With the Central Board of Film Certification (CBFC) demanding as many as 16 cuts in Pan Nalin's 'Angry Indian Goddesses', the filmmaker says he is "super sad and hurt" with the decision.
Pan Nalin. Pic/Pradeep Dhivar
The film reportedly invoked the wrath of the censor board, headed by Pahlaj Nihalani who was also in news for cutting short kissing scenes in James Bond film "Spectre", for showing images of Hindu goddesses and for using certain words like "adivasi", "sarkar" and "Indian figure".
"I am super sad and hurt because we have used completely respectful images of Kali in the film, but we had to blur them out. I have grown up watching gods and goddesses all my life in films... We cut people's head in the films, and suddenly we have to remove images of the goddesses," Nalin said during a visit to the IANS office here with the cast of the film.
'Angry Indian Goddesses', which is touted as India's first 'female buddy' film, features an ensemble cast of Sarah-Jane Dias, Tannishtha Chatterjee, Anushka Manchanda, Sandhya Mridul, Rajshri Deshpande and Adil Hussain among others.
Singer and former VJ Anushka, who is making her acting debut with film, said that "we don't live in a democracy, but we live in a hypocrisy".
"It holds true for many things, not just the censor board. It's the way we run this country. We are more worried about what other people think rather than living our own lives. It's not 'jiyo or jeeno do (live and let live)'. In our country, it is not like that. It's really unfair... Even the whole situation with us, we have really worked hard on the film, our soul is into it," Anushka added.
Nalin confidently said that even if the film was not released in India, it would still find its way here due to the international acclaim it has already garnered.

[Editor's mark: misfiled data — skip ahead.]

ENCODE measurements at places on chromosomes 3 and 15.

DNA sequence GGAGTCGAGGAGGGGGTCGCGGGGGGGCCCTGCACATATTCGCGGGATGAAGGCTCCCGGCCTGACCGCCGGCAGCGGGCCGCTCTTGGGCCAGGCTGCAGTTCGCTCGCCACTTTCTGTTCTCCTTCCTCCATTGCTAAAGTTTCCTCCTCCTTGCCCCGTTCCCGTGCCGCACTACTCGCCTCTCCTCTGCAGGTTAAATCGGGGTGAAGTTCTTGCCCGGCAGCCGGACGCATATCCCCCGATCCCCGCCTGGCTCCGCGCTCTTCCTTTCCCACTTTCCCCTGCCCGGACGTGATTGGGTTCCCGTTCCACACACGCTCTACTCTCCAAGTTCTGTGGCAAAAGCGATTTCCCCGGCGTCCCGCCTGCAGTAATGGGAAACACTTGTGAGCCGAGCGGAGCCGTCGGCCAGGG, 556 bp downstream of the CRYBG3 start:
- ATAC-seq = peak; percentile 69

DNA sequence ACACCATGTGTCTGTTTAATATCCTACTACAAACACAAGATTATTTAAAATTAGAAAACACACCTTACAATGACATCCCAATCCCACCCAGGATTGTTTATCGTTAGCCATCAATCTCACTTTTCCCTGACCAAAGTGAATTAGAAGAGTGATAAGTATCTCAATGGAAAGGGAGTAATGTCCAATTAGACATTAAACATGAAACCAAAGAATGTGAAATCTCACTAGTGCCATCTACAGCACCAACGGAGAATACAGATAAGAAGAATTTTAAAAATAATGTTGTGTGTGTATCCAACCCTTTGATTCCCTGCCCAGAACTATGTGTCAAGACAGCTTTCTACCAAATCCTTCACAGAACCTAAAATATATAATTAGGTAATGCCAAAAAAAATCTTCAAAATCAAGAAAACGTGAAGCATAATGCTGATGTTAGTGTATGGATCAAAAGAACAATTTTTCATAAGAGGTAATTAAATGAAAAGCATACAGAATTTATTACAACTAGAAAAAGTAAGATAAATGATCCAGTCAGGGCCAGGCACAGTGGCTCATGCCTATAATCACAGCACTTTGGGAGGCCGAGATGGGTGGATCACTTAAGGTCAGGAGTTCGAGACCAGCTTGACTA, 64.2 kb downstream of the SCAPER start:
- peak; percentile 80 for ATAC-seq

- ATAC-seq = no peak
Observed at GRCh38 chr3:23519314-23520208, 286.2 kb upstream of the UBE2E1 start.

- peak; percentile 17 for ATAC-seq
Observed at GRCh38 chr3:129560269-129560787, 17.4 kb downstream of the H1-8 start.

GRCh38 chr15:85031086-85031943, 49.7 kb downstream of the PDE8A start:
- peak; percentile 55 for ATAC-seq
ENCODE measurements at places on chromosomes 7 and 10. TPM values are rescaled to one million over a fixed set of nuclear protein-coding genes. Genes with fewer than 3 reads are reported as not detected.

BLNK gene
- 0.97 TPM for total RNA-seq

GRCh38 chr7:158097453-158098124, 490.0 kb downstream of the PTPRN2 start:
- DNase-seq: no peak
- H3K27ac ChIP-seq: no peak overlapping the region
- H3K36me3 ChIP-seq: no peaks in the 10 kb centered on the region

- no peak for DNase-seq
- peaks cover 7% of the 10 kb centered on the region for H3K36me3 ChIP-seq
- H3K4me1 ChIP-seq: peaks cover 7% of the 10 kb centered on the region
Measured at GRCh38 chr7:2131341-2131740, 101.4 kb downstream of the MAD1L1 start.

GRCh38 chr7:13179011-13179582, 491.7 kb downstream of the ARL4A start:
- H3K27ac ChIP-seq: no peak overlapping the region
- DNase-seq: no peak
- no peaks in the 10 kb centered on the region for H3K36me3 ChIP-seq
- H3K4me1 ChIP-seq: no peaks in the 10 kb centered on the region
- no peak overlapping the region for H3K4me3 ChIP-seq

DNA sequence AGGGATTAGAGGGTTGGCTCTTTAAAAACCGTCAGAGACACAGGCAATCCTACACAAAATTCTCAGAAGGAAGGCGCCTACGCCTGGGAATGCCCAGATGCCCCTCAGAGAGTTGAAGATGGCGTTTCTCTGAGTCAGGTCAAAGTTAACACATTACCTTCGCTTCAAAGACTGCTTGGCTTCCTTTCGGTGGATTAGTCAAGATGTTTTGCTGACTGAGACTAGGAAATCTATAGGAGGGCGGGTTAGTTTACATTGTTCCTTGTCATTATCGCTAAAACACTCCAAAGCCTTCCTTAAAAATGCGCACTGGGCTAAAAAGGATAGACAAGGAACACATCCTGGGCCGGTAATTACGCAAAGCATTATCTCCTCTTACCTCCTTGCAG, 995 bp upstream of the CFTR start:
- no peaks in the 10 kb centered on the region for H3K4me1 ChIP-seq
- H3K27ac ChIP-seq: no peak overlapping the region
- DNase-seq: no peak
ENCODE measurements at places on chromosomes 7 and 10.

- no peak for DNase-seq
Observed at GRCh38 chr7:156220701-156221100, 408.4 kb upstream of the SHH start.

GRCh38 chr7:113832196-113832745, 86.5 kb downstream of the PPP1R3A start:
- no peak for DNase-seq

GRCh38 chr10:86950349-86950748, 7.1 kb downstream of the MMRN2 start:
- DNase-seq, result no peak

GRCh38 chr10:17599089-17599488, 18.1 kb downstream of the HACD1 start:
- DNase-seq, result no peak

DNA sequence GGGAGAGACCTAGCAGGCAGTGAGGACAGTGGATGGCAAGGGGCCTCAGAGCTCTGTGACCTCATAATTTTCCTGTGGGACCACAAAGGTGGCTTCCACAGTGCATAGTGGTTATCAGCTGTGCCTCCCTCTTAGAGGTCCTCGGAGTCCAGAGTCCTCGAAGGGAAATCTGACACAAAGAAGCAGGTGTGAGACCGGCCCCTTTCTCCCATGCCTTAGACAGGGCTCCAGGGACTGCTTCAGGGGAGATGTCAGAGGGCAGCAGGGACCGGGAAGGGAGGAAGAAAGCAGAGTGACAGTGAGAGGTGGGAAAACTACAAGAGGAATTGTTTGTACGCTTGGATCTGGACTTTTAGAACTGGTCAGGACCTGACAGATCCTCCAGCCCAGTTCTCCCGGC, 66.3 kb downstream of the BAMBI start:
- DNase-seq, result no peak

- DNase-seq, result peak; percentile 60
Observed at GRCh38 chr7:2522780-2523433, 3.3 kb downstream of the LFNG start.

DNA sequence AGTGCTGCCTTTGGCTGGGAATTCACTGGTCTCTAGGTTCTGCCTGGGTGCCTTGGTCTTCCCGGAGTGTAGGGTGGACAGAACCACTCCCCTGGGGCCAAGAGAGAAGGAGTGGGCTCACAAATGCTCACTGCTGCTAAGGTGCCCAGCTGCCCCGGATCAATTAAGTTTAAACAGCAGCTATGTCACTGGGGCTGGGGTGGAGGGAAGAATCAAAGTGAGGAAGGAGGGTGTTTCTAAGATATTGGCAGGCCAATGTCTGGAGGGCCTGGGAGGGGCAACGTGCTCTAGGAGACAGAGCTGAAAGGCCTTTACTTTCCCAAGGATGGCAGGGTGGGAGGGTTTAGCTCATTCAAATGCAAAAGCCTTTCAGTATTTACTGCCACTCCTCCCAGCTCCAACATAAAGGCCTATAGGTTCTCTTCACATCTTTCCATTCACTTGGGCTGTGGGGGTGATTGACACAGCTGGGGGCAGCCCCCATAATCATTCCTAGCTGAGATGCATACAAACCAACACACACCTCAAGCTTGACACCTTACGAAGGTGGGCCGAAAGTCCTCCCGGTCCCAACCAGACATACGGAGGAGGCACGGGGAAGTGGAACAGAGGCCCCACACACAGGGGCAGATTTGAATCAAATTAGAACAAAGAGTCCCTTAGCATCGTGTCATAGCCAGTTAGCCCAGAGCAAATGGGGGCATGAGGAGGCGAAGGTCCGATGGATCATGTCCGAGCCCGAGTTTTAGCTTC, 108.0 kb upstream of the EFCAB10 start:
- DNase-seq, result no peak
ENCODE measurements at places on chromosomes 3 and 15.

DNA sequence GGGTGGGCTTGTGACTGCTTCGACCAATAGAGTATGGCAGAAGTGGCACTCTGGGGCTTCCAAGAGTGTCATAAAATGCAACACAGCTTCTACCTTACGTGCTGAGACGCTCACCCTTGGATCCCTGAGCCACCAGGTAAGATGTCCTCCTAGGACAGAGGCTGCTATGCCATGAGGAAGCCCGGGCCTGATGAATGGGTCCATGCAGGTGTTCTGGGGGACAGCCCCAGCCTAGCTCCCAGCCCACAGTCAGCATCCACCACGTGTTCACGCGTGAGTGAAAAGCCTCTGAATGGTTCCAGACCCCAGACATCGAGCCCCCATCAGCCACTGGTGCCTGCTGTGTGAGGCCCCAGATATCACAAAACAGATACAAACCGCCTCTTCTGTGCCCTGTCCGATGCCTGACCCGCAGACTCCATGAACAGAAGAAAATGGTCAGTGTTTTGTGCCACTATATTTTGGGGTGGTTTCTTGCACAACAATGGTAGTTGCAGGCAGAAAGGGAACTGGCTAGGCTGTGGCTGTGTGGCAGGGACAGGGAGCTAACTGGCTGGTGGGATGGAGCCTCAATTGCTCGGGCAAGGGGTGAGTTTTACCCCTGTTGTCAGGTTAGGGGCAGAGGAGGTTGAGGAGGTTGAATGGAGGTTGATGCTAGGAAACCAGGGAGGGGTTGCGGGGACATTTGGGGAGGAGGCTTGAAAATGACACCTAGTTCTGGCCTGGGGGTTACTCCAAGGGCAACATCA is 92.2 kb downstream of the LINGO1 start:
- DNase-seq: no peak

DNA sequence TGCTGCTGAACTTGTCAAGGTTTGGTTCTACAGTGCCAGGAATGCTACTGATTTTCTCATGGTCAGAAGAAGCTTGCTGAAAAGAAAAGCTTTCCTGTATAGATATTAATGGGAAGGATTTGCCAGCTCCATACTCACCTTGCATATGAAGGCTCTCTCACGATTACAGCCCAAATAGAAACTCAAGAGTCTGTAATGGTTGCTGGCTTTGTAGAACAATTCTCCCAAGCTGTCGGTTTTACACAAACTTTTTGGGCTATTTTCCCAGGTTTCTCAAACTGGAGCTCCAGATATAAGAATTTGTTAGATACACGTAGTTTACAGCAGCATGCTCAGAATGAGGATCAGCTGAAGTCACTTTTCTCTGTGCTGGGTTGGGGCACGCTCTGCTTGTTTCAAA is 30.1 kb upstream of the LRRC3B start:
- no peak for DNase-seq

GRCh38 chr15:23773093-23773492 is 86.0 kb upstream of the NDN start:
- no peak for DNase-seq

"This is such a feminine force from India, which is like Kali, the shakti. Even if the film was never released here, it would find its way to come as it's releasing in so many countries, almost everywhere in the world, uncut. They are all commercial releases," he said.
"Even Egypt is releasing it uncut, so you can imagine. They see strength in the film, they know people will watch it, it will entertain and inspire," he added.
Sandhya, who was last seen on the silver screen in "Ragini MMS 2", said that they are not maligning or disrespecting anyone by calling women "goddesses" in the film.
"We are just having a conversation, we are not maligning anyone or disrespecting. We are just having a conversation about goddesses. Just like how Goddess Durga gets angry... Even Facebook has an app, 'Which goddess are you?'" Sandhya opined.
Nalin, who is known for films like "Samsara" and "Valley of Flowers" that have focused on spirituality and religion, said: "All the objection is not to associate Indian women with goddesses."
"Since Independence, every politician has addressed people as 'deviyon and sajjano (goddesses and gentlemen)," he said, pointing out at the dichotomy that exists in the society.
"Even if you look at our mythology, it is strange the gods do nothing, it's the goddesses who do it. There are only goddesses doing everything."